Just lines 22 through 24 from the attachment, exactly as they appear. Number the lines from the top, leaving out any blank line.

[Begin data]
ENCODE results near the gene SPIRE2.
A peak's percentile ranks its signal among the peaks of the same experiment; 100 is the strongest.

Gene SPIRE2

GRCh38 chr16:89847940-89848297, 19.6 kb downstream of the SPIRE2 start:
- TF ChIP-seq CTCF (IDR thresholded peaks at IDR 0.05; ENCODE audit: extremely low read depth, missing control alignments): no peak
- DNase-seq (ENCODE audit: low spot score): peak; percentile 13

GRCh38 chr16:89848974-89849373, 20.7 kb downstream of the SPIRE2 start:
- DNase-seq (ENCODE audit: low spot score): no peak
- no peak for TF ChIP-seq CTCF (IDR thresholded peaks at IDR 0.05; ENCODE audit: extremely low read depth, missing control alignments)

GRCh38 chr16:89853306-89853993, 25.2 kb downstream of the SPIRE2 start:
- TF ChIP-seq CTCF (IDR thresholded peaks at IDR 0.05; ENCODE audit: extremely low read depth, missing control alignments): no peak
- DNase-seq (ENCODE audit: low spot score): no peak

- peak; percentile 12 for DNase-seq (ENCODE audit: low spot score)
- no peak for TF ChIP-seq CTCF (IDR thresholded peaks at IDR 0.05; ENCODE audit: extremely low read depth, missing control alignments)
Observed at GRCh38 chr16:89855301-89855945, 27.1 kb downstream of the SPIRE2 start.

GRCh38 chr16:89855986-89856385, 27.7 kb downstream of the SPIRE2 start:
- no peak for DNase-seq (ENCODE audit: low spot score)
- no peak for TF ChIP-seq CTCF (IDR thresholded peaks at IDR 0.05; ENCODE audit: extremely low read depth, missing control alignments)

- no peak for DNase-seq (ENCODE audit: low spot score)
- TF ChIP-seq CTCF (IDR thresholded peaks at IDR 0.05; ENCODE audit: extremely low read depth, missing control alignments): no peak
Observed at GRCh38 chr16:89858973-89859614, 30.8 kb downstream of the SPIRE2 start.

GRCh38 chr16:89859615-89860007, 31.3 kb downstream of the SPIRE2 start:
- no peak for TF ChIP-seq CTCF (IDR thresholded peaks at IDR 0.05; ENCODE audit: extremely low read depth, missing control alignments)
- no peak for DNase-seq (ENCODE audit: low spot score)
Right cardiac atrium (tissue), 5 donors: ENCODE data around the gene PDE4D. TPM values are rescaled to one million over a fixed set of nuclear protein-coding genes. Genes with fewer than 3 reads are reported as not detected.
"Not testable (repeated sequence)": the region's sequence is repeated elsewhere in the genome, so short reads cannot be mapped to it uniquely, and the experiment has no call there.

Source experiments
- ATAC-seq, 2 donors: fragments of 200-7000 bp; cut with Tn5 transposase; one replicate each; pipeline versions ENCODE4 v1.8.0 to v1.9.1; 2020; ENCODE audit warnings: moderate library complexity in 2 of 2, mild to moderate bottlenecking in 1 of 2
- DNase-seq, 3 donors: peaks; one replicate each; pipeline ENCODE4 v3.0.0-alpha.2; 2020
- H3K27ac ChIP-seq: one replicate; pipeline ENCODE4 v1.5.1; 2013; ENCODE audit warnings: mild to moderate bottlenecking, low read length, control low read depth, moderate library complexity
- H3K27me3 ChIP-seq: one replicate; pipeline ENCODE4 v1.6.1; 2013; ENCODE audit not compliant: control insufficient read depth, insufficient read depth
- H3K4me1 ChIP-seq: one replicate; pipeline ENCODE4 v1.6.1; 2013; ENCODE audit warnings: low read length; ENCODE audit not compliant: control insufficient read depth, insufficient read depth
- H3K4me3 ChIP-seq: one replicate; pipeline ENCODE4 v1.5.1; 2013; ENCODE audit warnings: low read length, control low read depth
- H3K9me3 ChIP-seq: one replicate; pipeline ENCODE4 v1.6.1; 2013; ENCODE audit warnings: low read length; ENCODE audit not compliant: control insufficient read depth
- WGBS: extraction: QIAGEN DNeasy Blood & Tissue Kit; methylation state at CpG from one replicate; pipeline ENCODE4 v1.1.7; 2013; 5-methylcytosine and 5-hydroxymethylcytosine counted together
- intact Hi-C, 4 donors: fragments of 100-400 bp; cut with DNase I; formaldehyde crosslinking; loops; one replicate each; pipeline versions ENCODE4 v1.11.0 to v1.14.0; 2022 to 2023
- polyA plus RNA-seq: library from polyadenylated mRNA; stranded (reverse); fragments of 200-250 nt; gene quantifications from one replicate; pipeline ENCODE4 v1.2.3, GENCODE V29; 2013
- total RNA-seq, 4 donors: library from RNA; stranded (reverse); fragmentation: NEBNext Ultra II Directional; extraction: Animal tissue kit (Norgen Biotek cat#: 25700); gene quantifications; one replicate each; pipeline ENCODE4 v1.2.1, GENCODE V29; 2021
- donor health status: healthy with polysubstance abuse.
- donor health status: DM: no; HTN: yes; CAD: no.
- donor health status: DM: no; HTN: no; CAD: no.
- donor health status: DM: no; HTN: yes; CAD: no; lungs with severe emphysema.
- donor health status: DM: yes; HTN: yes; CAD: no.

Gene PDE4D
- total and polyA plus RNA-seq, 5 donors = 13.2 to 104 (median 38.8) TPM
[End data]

GRCh38 chr16:89859615-89860007, 31.3 kb downstream of the SPIRE2 start:
- no peak for TF ChIP-seq CTCF (IDR thresholded peaks at IDR 0.05; ENCODE audit: extremely low read depth, missing control alignments)
- no peak for DNase-seq (ENCODE audit: low spot score)